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Since the Tashi Lhunpo monks are touring North America to raise awareness for the plight of the Panchen Lama, they took a few opportunities to tell us about him throughout the events we saw. The Panchem Lama (Panchen is short for Pandita Chenpo meaning Great Scholar), GedunChoekyi Nyima, was born April 25, 1989, was chosen by the Dalai Lama to be the Panchen Lama on May 13, 1995, and was then kidnapped by the Chinese Government on May 17, 1995. He has not been seen or heard from since. Soon after the Chinese government kidnapped him, they brought out a child that THEY claim is the true Panchen Lama and tried to have him accepted by the Tibetan people.



Several of my friends have asked me why there is all this fuss about this and why it matters so much, why would China kidnap a 6 year old child? Well, it seems the Dalai Lama and the Panchen Lama have an age-old system going where one of them is young while the other is old. That way, when the older one dies, the younger one is around to make the decision as to who the new incarnation is. So if China has a puppet Panchen Lama under their control, when the Dalai Lama dies and is incarnated again, the idea is that the Chinese Government controlled Panchen Lama will choose a Chinese approved Dalai Lama and then all Tibetans will basically be under Chinese control. I hope and think that this plan will not work though because the Tibetans will not accept the puppet Panchen Lama. 

Another interesting thing I learned form the cham was that the Panchen Lama is an incarnation of Amitabha, who was the spiritual father of Avalokiteshvara (who the Dalai Lama is an incarnation of). Really quickly, Avalokiteshvara is a bodhisattva who wanted to rid the world of all suffering. He told his spiritual father, Amitabha this and said that if he couldn't do it, he would explode himself into a thousand pieces. So he sat and meditated and sent compassion out into all realms of existence. 



He ridded the realms of suffering three times and then turned to Amitabha and told him that he had done it. So Amitabha said to turn around and look again..... Avalokiteshvara did and saw the realms filled again with human suffering, so true to his word, he exploded himself. Amitabha felt sorry and knew that the job was too big for a normal person, and so put Avalokiteshvara back together again, but this time gave him 1000 arms, each with an eye in the palm so he could see everywhere and have enough hands to help people, and gave him 11 heads so he could see in all directions at once. Among his 11 heads are 9 normal ones, one wrathful one named Mahakala, and one like Amitabha himself. Avalokiteshvara is known as the Buddha of Compassion, and the Dalai Lama is the incarnation of him.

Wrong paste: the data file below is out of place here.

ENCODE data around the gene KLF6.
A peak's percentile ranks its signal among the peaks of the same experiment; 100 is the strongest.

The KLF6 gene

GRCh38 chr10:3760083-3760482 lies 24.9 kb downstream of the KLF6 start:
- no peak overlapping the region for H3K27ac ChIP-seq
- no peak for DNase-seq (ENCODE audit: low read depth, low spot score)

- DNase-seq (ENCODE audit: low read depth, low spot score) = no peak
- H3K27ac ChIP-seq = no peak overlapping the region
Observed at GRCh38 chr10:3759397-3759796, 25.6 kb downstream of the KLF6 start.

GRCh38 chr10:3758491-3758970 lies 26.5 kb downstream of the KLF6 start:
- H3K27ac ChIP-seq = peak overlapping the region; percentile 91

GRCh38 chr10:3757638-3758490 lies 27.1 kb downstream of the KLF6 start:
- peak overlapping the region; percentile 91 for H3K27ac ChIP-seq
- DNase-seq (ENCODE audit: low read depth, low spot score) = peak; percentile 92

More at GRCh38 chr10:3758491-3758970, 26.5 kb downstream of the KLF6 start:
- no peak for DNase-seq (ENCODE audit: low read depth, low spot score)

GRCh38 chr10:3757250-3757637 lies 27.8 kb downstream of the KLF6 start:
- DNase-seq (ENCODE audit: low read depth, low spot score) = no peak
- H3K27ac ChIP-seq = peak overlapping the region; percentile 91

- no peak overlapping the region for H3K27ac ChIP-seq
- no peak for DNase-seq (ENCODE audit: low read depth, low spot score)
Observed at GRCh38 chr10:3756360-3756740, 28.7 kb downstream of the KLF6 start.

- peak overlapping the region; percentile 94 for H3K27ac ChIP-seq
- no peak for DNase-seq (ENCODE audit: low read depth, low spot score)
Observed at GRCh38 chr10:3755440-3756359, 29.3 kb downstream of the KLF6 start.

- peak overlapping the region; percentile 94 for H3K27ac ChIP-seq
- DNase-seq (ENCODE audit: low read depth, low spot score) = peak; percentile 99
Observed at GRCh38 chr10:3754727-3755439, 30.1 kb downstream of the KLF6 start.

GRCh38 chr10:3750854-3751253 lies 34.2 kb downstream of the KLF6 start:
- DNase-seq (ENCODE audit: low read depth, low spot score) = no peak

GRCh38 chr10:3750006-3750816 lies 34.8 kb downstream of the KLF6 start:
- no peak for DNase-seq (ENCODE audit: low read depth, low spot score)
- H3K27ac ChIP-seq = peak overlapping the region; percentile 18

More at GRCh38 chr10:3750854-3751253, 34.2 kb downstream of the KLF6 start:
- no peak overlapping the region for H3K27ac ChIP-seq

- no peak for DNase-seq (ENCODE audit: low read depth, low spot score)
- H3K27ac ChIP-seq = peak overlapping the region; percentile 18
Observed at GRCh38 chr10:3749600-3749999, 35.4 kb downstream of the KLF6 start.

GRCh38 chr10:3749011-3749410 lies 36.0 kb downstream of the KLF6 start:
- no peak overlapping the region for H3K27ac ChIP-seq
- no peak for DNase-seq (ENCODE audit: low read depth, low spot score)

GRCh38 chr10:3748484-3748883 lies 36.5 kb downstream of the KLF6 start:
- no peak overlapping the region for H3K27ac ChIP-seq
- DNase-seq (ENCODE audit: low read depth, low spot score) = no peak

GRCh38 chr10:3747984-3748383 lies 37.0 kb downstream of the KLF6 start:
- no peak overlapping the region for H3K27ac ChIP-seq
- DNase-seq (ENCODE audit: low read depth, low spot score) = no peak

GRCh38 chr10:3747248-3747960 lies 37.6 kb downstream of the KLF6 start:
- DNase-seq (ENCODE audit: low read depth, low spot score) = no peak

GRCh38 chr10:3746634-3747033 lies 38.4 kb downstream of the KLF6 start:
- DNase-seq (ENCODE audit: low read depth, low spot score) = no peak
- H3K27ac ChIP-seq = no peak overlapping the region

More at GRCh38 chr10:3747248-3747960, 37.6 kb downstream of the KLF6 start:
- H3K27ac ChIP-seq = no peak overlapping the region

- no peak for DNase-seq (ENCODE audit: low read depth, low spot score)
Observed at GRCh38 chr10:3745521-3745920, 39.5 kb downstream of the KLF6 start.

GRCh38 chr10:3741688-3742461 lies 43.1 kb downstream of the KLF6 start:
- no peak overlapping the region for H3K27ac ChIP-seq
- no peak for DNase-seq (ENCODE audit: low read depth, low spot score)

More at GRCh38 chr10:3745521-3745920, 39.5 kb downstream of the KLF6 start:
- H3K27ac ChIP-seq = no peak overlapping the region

To start the cham off, the monks came to the front of the stage and did Semkye.  This is where the chant and pray to the deities to free all living beings from all forms of suffering.



Next was a dance called Shama.  This was a dance between a stag and a buffalo.  It represents two aspects of truths.  One or the other of these is a representation of Manjushri, who is another bodhisattva, the Bodhisattva of wisdom. In paintings he is always shown with a book on his shoulder, and a flaming sword (remember the flaming sword form the mandala?) which he uses to free the mind of bonds and illusions. Also, Manjushri is supposed to have been the one to cut a pass in the Himalayas so that a great lake could drain, forming the Katmandu valley.  Also, he is also thought of as an incarnation of Amitabha (remember him?  Panchen Lama is an incarnation of Amitabha.)  The dance is accompanied with music from the drum, horns and cymbal.

Click here to download a video clip of the Shama dance.  

After the Shama, the monks next came out and did Kunkik, which is a lovely prayer full of hand mudras.  It is said that just by watching this, people will have a better rebirth.  The handle of the bell that they ring in this (which I pointed out in the peace mandala photos) has a person wearing a crown, and it is this crown that the monks are wearing in this.  The Tashi Lhunpo Monastery is known for it's hand mudras.



Dur Dak, The Dance of the Skeletons came next.  I think these skeletons represent Chitipati, the Lords of the Charnel Ground in Thangka paintings.  Again, the dance was accompanied by horns, drum and cymbal music.

Click here to download a short video clip of the Dance of the Skeletons.



The next dance was called Bak Nyi, and it was a dance between Yamantaka and another Bodhisattva.  Yamantaka is one of my favorite of the wrathful deities of Tibetan Buddhism.  Yamtaka is the wrathful emanation of Manjushri (you may notice a trend forming here!). The story is that a yogi was meditating in a cave and had been for years. He was one day from attaining enlightenment, when some cattle thieves came into his cave with a stolen buffalo. They killed it by cutting off it's head, but then noticed the yogi. They decided to kill him by cutting off his head so they would not get caught despite his pleading with them not to kill him. Since he was one day from attaining enlightenment, and was not allowed to do that because of having his head cut off, he became so angry that he leapt up, grabbed the buffalo head and stuck it on his own headless body. The combination of his anger and his spiritual progress caused him to assume the form of Lord Yama, the God of Death. He immediately killed the cattle thieves and then went on a rampage killing all he came across. The people pleaded with Manjushri to help, so Manjushri assumed a buffalo headed form much like this new version of Yama, but much fiercer and was able to scare Yama to death by showing him the interconnectedness of all. This emanation of Manjushri was then known as Yamantaka, the defeater of death.

Here is a shot of Yamantaka:


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2004 Bud Bennett